retary. I paid my court to the princess-palatine, who liked my company, and I played tressette with the palatin himself.
On the 4th of March, St. Casimir's Eve, there was a banquet at Court to which I had the honour to be invited. Casimir was the name of the king's eldest brother, who held the office of grand chamberlain. After dinner the king asked me if I intended going to the theatre, where a Polish play was to be given for the first time. Everybody was interested in this novelty, but it was a matter of indifference to me as I did not understand the language, and I told the king as much.
"Never mind," said he, "come in my box."
This was too flattering an invitation to be refused, so I obeyed the royal command and stood behind the king's chair. After the second act a ballet was given, and the dancing of Madame Caracci, a Piedmontese, so pleased his majesty that he went to the unusual pains of clapping her.
I only knew the dancer by sight, for I had never spoken to her. She had some talents. Her principal admirer was Count Poninski, who was always reproaching me when I dined with him for visiting the other dancers to the exclusion of Madame Caracci. I thought of his reproach at the time, and determined to pay her a visit after the ballet to congratulate her on her performance and the king's applause. On my way I passed by Madame Binetti's dressing-room, and seeing the door open I stayed a moment. Count Branicki came up, and I left with a bow and passed on to Madame Caracci's dressing-room. She was astonished to see me, and began with kindly reproaches for my neglect; to which I replied with compliments, and then giving her a kiss I promised to come and see her.
Just as I embraced her who should enter but Branicki, whom I had left a moment before with Madame Binetti. He had clearly followed me in the hopes of picking a quarrel. He was accompanied by Bininski, his lieutenant-colonel. As soon as he appeared, politeness made me stand up and turn to go, but he stopped me.
"It seems to me I have come at a bad time; it looks as if you loved this lady."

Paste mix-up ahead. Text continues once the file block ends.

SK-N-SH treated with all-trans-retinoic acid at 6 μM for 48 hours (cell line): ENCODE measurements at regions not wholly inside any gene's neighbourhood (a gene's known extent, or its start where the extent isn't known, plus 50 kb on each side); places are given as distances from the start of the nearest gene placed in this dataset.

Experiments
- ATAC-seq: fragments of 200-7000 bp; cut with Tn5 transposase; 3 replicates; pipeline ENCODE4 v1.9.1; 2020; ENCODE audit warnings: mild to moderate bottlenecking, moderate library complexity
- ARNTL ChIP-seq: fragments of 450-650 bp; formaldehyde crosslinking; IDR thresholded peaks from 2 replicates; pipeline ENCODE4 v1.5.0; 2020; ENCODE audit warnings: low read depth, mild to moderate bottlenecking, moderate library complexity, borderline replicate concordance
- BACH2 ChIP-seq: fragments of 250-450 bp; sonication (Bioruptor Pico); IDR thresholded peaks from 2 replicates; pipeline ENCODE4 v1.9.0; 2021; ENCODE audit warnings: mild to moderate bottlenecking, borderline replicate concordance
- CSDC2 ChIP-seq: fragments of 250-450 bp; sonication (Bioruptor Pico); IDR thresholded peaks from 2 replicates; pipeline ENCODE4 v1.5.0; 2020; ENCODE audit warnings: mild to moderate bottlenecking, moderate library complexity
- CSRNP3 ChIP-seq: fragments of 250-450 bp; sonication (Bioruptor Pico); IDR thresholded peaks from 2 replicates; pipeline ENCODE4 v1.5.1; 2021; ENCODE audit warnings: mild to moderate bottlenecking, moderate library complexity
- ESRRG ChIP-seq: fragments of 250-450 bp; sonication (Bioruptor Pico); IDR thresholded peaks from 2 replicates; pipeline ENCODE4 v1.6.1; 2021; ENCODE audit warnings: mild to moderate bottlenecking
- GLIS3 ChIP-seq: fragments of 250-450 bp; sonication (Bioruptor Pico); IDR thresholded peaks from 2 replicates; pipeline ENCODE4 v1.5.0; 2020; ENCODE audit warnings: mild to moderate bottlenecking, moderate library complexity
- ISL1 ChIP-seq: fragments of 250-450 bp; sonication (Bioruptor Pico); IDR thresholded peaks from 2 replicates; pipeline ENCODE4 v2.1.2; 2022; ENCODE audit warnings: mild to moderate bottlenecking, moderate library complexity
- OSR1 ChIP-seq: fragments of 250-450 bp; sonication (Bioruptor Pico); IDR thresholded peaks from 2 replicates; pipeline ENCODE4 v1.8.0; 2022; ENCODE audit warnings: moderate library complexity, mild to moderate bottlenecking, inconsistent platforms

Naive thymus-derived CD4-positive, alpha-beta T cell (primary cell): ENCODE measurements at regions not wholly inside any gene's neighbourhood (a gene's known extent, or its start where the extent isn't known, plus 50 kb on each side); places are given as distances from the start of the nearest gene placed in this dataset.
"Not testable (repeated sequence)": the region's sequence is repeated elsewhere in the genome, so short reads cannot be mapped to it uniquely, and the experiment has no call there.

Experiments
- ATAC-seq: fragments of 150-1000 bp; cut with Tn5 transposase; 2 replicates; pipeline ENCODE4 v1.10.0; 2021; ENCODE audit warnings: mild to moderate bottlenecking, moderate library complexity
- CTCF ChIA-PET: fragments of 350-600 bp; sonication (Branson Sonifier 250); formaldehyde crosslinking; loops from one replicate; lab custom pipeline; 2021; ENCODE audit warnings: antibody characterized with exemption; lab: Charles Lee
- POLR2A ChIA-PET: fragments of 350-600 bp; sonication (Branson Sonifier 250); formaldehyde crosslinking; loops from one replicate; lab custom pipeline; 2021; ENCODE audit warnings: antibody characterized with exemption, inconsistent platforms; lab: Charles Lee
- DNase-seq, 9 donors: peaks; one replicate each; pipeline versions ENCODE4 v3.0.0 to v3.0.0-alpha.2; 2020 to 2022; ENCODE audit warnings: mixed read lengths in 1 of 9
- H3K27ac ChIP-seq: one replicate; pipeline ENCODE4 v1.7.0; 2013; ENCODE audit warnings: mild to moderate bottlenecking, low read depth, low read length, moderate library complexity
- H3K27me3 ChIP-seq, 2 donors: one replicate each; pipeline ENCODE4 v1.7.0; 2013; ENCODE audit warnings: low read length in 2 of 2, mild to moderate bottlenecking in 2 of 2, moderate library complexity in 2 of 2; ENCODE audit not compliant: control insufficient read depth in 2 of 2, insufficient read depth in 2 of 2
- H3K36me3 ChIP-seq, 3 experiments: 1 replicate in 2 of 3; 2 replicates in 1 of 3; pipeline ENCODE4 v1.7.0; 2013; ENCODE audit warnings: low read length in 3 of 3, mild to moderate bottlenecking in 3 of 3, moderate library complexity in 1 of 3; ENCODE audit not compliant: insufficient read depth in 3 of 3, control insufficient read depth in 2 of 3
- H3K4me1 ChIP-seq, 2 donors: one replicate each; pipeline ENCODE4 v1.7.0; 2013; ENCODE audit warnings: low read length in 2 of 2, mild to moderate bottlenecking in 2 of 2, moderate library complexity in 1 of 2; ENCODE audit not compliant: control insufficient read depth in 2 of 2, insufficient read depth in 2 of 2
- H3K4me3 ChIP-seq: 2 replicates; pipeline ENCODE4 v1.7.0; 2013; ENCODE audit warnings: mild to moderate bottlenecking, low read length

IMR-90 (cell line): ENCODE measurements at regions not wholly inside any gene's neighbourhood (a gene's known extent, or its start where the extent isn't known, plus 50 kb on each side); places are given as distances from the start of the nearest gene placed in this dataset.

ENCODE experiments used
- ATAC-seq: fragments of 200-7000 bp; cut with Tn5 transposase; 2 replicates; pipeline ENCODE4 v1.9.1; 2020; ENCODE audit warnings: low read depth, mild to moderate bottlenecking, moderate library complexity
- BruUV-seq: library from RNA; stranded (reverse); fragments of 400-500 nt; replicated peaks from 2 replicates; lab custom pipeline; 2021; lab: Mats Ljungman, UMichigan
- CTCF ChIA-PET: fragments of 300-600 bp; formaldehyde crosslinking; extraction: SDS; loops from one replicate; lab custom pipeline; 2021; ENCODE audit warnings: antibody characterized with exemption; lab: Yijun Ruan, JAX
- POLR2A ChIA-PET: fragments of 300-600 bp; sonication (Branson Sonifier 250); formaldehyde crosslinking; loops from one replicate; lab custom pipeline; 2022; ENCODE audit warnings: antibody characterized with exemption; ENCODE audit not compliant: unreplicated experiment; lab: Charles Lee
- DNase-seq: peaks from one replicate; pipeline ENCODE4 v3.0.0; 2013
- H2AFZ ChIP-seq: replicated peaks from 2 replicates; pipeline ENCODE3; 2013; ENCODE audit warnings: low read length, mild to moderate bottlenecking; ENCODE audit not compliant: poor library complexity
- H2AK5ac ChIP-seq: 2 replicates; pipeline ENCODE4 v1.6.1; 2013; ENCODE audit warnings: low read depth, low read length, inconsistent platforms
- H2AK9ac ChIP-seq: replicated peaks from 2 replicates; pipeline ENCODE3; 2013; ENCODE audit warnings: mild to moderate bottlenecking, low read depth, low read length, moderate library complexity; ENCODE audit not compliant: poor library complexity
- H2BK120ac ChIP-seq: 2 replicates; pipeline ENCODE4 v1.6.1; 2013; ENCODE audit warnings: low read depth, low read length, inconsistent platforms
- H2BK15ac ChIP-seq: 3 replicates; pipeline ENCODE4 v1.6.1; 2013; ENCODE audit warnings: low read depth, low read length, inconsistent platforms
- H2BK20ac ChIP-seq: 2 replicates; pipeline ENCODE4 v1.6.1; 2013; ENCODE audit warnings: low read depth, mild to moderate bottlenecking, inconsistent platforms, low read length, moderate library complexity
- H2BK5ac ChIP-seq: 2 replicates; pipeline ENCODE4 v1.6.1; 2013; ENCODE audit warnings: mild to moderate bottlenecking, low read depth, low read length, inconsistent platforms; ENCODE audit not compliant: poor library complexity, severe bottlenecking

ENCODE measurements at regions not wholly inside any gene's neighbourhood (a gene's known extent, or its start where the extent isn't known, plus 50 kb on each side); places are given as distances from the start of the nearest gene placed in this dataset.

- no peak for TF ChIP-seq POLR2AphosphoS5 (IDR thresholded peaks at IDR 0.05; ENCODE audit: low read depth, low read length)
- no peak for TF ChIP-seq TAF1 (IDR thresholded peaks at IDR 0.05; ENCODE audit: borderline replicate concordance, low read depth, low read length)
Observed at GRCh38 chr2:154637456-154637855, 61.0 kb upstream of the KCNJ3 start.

"Certainly, my lord; does not your excellency consider her as worthy of love?"
"Quite so; but as it happens I love her too, and I am not the man to bear any rivals."
"As I know that, I shall love her no more."
"Then you give her up?"
"With all my heart; for everyone must yield to such a noble as you are."
"Very good; but I call a man that yields a coward."
"Isn't that rather a strong expression?"
As I uttered these words I looked proudly at him and touched the hilt of my sword. Three or four officers were present and witnessed what passed.
I had hardly gone four paces from the dressing-room when I heard myself called "Venetian coward." In spite of my rage I restrained myself, and turned back saying, coolly and firmly, that perhaps a Venetian coward might kill a brave Pole outside the theatre; and without awaiting a reply I left the building by the chief staircase.
I waited vainly outside the theatre for a quarter of an hour with my sword in my hand, for I was not afraid of losing forty thousand ducats like Tomatis. At last, half perishing with cold, I called my carriage and drove to the palatin's, where the king was to sup.
The cold and loneliness began to cool my brain, and I congratulated myself on my self-restraint in not drawing my sword in the actress's dressing-room; and I felt glad that Branicki had not followed me down the stairs, for his friend Bininski had a sabre, and I should probably have been assassinated.
Although the Poles are polite enough, there is still a good deal of the old leaven in them. They are still Dacians and Samaritans at dinner, in war, and in friendship, as they call it, but which is often a burden hardly to be borne. They can never understand that a man may be sufficient company for himself, and that it is not right to descend on him in a troop and ask him to give them dinner.
I made up my mind that Madame Binetti had excited Branicki to follow me, and possibly to treat me as he had treated Tomatis.